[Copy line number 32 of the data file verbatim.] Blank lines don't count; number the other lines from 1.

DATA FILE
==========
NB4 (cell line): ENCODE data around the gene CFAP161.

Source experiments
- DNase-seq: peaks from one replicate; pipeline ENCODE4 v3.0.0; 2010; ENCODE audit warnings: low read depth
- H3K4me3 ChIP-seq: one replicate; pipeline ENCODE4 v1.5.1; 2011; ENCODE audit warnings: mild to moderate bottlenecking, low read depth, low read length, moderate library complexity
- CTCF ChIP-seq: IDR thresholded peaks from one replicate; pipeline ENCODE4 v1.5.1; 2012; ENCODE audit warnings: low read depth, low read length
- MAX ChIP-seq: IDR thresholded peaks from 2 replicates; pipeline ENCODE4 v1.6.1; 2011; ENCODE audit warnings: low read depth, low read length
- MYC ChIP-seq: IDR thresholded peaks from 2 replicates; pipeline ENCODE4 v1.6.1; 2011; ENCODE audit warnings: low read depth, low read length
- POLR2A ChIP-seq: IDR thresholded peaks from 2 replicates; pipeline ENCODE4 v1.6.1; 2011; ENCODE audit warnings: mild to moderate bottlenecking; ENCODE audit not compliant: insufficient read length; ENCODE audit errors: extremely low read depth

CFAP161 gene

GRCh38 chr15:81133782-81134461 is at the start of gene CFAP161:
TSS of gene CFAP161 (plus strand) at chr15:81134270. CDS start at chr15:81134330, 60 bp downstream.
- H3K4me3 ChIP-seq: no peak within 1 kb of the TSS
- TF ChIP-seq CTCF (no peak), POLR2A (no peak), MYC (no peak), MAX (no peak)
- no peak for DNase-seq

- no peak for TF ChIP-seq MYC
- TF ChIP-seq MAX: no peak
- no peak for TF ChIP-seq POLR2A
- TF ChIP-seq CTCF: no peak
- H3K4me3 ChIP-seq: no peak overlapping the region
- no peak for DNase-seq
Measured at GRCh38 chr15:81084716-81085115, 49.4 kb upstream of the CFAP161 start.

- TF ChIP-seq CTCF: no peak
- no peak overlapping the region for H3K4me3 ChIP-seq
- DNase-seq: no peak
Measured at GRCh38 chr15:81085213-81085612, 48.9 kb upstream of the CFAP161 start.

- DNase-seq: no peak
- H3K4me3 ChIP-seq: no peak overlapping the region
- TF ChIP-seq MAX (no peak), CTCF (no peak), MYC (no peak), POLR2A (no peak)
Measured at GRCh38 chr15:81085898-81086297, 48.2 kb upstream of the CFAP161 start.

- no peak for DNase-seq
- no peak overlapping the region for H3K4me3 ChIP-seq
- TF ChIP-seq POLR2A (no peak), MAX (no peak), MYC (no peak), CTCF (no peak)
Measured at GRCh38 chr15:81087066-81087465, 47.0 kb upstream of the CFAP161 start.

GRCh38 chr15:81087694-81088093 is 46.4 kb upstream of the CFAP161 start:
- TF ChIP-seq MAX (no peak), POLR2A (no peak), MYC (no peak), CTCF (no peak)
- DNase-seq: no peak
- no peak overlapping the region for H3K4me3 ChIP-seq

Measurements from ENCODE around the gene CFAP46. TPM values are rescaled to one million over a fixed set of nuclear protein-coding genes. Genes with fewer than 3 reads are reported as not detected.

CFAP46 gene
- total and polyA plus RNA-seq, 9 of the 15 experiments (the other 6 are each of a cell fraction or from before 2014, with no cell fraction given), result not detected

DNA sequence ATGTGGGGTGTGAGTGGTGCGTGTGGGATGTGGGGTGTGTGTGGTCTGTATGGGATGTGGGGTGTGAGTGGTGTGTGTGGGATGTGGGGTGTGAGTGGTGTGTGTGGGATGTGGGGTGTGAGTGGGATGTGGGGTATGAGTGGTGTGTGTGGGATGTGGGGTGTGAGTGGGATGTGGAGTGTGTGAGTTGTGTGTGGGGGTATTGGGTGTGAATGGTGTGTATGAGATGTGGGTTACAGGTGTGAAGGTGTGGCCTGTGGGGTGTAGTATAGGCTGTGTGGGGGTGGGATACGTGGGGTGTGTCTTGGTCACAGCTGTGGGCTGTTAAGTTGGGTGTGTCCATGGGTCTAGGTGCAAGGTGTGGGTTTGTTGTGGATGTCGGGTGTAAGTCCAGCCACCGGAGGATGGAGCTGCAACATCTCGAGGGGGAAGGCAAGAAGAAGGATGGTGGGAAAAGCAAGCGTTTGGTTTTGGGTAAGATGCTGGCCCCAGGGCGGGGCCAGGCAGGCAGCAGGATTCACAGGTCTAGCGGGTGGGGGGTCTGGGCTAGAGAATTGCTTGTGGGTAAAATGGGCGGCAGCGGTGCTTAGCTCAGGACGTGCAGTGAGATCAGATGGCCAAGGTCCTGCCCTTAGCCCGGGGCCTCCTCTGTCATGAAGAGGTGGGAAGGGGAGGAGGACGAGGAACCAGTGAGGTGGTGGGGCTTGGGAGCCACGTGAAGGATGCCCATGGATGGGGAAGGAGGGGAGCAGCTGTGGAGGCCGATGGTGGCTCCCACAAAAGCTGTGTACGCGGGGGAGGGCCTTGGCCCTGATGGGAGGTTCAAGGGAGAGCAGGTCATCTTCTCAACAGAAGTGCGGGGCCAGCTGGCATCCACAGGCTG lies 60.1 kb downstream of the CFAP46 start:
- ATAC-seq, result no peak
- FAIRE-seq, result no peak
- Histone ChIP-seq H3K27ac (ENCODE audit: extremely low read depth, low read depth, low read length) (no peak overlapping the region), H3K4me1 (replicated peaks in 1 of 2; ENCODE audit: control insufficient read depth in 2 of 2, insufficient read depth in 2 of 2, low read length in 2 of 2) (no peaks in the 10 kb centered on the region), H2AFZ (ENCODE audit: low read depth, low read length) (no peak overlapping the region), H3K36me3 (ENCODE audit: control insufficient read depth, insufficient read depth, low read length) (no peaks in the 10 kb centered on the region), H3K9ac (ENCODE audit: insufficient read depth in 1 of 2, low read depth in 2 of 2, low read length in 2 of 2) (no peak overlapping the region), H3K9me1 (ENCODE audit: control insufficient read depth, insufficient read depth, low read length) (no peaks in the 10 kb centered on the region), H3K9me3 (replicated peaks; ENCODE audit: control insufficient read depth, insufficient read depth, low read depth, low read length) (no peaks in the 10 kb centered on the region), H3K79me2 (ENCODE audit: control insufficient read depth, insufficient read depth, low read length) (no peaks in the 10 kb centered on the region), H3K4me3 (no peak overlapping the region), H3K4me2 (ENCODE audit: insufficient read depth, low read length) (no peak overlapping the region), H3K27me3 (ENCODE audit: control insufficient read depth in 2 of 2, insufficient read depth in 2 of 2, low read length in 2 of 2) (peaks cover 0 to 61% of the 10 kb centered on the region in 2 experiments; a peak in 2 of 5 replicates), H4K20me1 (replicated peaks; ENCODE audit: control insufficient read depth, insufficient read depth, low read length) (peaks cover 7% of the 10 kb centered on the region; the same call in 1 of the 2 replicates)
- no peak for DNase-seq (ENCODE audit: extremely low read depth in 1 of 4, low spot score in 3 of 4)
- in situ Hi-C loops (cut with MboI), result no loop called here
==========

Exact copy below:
- TF ChIP-seq POLR2A (no peak), MAX (no peak), MYC (no peak), CTCF (no peak)